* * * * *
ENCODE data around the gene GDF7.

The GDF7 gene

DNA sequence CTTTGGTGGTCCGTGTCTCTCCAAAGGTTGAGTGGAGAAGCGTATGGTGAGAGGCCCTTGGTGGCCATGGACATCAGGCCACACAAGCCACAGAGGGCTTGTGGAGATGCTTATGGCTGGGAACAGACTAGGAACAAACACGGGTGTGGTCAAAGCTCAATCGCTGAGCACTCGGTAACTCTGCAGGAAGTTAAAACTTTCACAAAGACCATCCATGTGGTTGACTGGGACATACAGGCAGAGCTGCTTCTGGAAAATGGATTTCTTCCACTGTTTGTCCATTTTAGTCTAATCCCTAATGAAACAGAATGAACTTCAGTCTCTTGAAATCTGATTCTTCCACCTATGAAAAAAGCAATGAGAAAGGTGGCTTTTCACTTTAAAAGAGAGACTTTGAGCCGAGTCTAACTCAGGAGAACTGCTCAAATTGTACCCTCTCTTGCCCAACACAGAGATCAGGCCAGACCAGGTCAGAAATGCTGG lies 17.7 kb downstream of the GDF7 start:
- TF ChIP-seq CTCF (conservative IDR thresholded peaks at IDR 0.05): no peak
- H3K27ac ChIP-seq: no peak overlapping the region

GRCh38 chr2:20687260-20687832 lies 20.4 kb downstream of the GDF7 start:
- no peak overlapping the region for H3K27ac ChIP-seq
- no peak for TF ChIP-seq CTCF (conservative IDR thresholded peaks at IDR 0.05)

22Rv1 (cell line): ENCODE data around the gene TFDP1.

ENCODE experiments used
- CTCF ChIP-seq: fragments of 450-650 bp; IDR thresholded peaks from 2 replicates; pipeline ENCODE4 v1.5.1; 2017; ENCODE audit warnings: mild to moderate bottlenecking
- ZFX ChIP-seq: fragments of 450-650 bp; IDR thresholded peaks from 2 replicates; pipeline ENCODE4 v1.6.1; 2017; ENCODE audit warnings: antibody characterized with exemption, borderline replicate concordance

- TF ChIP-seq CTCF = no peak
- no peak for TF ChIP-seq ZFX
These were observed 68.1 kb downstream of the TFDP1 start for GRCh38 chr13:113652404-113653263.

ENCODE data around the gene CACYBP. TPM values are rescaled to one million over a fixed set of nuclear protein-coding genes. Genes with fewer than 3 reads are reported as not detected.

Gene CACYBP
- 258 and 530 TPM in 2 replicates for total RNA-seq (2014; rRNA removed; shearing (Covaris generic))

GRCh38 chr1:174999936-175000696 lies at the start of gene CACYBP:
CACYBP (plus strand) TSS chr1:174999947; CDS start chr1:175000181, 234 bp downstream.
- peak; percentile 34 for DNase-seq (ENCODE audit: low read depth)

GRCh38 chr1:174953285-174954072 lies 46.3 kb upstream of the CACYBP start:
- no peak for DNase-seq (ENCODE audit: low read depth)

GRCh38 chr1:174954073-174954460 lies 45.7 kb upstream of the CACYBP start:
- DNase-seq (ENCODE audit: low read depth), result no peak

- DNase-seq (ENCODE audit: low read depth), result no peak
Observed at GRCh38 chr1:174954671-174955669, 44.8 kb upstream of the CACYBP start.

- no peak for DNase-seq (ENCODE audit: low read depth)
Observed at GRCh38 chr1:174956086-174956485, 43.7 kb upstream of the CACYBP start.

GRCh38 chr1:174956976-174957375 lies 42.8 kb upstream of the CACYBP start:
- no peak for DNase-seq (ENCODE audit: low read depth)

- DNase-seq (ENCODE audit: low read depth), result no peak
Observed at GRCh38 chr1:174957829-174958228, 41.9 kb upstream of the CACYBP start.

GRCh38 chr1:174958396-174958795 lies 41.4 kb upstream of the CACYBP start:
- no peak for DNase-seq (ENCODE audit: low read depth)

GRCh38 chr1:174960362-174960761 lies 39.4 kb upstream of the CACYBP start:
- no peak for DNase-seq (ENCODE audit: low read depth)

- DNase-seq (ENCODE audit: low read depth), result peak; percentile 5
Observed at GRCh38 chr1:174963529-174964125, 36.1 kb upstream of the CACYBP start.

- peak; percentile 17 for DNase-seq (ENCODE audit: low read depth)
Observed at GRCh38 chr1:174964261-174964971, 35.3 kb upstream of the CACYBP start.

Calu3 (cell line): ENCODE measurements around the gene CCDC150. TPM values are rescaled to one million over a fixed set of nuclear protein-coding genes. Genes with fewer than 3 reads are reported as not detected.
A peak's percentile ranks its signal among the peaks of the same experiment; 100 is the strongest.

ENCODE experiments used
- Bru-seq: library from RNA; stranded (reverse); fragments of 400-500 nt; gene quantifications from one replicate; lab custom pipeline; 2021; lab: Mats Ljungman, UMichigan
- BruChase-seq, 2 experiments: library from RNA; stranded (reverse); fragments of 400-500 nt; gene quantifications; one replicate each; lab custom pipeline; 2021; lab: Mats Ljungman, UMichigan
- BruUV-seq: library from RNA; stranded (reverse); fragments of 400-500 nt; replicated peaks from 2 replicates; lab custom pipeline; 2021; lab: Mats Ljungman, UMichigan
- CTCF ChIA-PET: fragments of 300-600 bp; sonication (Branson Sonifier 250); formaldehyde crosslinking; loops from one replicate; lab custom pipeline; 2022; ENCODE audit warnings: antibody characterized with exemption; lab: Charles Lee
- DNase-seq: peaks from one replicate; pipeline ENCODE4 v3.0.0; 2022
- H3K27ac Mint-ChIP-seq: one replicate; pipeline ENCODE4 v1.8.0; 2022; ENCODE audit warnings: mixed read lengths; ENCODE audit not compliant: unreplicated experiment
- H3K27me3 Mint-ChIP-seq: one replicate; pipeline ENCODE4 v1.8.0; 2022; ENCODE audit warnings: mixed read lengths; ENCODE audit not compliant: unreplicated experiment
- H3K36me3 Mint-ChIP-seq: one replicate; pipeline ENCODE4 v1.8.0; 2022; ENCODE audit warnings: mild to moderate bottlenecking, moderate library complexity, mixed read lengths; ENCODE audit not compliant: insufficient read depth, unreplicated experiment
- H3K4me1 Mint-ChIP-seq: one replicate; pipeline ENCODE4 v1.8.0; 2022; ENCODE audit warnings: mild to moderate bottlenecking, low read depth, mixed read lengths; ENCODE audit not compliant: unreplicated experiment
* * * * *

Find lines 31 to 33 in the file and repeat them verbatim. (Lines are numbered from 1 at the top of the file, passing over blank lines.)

- no peak for DNase-seq (ENCODE audit: low read depth)

- DNase-seq (ENCODE audit: low read depth), result no peak
Observed at GRCh38 chr1:174957829-174958228, 41.9 kb upstream of the CACYBP start.